An American Telephone & Telegraph Co. switching problem crippled the Washington Air Route Traffic Control Center for more than an hour Monday, delaying airline traffic around Washington and much of the East Coast. More than half of the frequencies were knocked out, the Federal Aviation Administration said, but there were no life threatening situations. Airplanes were diverted and backup procedures were used to communicate with the planes. A spokesman for AT&T said the company had a loss of power, but did not know the cause.Loose seal won't hinder shuttle
CAPE CANAVERAL _ The space shuttle may return to Earth with a small gap in its cargo bay doors, but the problem caused by a loose seal will not jeopardize a safe landing Friday, pilot Sid Gutierrez said in an interview on CBS' This Morning. The shuttle Columbia's 40-degree angle slant on its return will keep fiery gases from wafting into the cargo bay "even with a slight gap there, as we'll probably wind up with in this case," he said.
Court allows parents' lawsuit
MONTPELIER, Vt. _ The Vermont Supreme Court has ruled that parents may sue to recover damages for loss of companionship when an adult child is killed. The unanimous decision sets Vermont apart from most other states. The ruling was based on a lawsuit by the parents of an 18-year-old who was killed by a drunken driver in September 1985. The driver was sentenced to three years in prison.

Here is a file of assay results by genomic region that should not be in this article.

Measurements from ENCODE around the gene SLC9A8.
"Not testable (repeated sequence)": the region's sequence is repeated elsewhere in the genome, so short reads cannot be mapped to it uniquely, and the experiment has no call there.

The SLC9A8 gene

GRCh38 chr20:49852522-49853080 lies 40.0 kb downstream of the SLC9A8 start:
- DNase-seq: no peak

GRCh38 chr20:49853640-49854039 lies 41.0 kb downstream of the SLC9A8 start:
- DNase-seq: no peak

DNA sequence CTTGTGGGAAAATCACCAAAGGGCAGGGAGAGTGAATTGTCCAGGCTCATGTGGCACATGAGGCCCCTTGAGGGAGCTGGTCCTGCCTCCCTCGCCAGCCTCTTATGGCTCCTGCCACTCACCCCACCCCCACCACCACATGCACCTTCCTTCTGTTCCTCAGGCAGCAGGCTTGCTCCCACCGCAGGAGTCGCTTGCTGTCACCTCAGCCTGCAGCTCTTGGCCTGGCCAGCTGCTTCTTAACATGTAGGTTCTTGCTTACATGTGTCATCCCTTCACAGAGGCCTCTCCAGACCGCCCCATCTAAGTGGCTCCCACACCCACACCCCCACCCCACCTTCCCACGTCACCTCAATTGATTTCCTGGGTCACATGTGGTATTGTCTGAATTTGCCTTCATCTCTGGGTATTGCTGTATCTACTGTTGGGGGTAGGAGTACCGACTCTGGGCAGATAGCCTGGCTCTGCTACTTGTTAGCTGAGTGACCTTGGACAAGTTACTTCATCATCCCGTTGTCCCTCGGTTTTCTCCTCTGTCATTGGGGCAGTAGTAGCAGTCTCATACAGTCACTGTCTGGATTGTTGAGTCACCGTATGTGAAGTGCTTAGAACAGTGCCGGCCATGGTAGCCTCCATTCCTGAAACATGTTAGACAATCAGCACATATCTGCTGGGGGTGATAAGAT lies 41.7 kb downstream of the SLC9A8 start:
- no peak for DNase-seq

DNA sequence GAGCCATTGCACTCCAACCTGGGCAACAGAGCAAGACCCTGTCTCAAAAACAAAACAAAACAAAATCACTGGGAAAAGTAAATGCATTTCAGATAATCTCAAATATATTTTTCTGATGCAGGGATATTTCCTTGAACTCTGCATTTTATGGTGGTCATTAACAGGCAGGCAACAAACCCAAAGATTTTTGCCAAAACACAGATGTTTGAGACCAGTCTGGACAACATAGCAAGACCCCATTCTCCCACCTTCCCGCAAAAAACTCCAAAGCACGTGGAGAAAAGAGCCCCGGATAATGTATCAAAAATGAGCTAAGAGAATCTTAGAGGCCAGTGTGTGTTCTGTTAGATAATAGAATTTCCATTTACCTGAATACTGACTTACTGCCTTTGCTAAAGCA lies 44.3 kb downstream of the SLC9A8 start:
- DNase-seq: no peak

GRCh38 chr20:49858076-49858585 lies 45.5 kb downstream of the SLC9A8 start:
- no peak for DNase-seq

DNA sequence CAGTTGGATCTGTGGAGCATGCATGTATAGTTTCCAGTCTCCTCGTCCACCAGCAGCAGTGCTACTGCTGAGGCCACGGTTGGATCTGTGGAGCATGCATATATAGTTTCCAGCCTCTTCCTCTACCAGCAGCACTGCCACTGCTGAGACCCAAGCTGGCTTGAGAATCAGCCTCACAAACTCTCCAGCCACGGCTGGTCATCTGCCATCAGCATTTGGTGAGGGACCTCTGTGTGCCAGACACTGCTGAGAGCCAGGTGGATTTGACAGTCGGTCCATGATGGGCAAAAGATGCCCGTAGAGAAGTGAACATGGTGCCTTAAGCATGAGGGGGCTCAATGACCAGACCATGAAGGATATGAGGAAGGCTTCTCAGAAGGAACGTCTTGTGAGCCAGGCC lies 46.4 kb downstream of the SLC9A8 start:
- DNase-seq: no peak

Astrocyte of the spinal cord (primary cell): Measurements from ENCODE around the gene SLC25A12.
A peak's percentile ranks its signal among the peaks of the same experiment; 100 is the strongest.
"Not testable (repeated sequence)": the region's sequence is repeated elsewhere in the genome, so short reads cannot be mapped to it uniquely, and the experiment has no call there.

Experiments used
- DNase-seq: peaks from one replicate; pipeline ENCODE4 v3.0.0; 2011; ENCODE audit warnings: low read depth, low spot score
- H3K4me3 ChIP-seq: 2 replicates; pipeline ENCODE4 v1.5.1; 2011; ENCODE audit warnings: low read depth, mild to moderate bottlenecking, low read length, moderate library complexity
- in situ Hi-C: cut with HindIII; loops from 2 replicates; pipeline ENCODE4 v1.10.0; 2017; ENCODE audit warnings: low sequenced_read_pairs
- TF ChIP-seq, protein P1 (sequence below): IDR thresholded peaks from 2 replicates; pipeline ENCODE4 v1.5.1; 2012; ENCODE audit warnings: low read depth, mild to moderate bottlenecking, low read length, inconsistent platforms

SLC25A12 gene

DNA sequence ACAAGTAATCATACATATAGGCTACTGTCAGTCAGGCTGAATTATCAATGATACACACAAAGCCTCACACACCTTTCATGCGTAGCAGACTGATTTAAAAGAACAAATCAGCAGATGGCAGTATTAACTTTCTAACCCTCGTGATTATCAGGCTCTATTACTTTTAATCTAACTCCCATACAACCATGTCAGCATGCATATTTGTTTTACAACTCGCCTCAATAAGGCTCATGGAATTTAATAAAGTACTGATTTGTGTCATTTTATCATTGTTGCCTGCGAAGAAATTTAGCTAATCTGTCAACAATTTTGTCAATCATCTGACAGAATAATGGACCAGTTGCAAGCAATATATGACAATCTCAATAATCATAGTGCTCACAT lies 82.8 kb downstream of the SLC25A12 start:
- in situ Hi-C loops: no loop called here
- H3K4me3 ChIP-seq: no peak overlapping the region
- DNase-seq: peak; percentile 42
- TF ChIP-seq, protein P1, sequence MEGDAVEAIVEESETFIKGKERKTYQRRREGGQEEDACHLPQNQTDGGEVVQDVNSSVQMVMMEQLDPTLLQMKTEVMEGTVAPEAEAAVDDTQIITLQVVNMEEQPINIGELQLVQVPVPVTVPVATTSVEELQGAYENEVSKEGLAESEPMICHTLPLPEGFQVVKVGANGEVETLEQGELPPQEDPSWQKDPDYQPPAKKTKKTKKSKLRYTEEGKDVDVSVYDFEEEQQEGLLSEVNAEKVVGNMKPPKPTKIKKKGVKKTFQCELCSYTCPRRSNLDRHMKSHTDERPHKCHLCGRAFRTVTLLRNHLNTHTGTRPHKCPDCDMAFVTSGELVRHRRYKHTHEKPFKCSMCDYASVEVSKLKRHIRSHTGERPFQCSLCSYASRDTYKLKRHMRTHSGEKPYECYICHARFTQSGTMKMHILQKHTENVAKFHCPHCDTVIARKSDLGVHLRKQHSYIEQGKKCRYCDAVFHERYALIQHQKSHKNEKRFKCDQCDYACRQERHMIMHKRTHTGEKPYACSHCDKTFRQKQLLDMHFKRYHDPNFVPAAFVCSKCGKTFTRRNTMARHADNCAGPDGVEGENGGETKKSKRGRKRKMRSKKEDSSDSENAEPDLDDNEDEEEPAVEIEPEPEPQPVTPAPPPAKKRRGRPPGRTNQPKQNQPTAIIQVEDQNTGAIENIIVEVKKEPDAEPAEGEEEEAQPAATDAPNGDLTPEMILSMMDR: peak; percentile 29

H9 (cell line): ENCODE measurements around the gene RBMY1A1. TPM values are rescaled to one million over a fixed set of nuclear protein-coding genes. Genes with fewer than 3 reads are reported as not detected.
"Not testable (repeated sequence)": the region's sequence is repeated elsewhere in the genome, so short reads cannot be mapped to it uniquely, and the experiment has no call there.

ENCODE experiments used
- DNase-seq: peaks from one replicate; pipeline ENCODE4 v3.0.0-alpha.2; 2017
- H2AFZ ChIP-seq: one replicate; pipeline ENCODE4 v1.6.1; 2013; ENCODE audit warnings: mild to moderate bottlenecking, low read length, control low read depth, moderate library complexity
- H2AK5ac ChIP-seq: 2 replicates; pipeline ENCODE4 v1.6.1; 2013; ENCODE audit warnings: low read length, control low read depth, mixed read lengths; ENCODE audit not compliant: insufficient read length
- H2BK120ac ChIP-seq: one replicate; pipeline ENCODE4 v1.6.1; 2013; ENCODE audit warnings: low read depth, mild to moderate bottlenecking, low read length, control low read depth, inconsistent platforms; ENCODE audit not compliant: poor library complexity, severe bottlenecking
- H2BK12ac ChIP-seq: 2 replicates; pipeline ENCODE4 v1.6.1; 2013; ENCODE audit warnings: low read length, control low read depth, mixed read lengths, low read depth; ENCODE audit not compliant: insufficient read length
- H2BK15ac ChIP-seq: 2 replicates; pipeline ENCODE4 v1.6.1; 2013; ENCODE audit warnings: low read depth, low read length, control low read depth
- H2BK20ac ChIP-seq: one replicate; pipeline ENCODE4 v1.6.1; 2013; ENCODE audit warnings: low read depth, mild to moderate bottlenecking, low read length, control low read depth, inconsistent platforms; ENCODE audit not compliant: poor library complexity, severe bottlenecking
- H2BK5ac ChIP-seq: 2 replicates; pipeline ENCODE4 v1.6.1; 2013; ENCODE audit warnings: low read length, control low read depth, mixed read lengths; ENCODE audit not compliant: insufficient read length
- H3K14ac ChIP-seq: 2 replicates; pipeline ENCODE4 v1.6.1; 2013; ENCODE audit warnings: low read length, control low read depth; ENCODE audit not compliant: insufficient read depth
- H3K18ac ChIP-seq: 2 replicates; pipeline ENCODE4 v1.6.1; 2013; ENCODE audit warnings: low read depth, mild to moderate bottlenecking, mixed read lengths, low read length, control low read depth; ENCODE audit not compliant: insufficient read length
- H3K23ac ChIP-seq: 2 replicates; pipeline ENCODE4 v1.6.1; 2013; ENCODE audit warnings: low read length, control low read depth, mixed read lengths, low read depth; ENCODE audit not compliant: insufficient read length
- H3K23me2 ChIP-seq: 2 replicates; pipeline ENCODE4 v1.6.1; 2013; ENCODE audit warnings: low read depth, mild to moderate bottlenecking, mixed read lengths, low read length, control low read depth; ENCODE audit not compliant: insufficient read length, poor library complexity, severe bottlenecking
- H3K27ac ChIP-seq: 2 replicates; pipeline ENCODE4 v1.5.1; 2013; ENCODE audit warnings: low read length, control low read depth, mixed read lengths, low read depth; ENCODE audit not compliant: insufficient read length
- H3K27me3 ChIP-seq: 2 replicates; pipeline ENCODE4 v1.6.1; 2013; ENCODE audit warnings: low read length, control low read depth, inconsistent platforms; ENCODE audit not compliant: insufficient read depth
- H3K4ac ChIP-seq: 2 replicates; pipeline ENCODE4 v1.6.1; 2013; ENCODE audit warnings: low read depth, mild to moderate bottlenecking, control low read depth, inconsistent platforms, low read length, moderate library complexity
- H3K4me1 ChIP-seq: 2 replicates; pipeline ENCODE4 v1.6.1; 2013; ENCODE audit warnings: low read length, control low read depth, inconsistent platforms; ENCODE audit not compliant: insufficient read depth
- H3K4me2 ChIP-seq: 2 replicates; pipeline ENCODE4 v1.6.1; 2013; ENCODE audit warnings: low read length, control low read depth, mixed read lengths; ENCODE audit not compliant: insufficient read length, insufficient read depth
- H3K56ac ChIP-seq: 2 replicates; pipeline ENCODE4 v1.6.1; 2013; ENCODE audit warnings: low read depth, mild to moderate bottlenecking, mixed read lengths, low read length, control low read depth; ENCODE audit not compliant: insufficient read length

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Presbyterians reject liberalization: The Presbyterian Church USA overwhelmingly rejected a controversial report advocating more liberal views on sexuality and underlined its ban on the ordination of openly practicing homosexuals.
No summit before late July: The superpower summit between President Bush and Soviet President Mikhail Gorbachev probably will be delayed until late next month. Presidential spokesman Marlin Fitzwater said unresolved arms control problems make it unlikely.
Judge rejects method: A federal judge rejected Pennsylvania's method for picking a successor to the late Republican Sen. John Heinz, possibly throwing Attorney General Dick Thornburgh's candidacy into doubt.
Trial begins: Five environmentalists went on trial in Arizona on charges that included conspiring to sabotage nuclear plants in three states.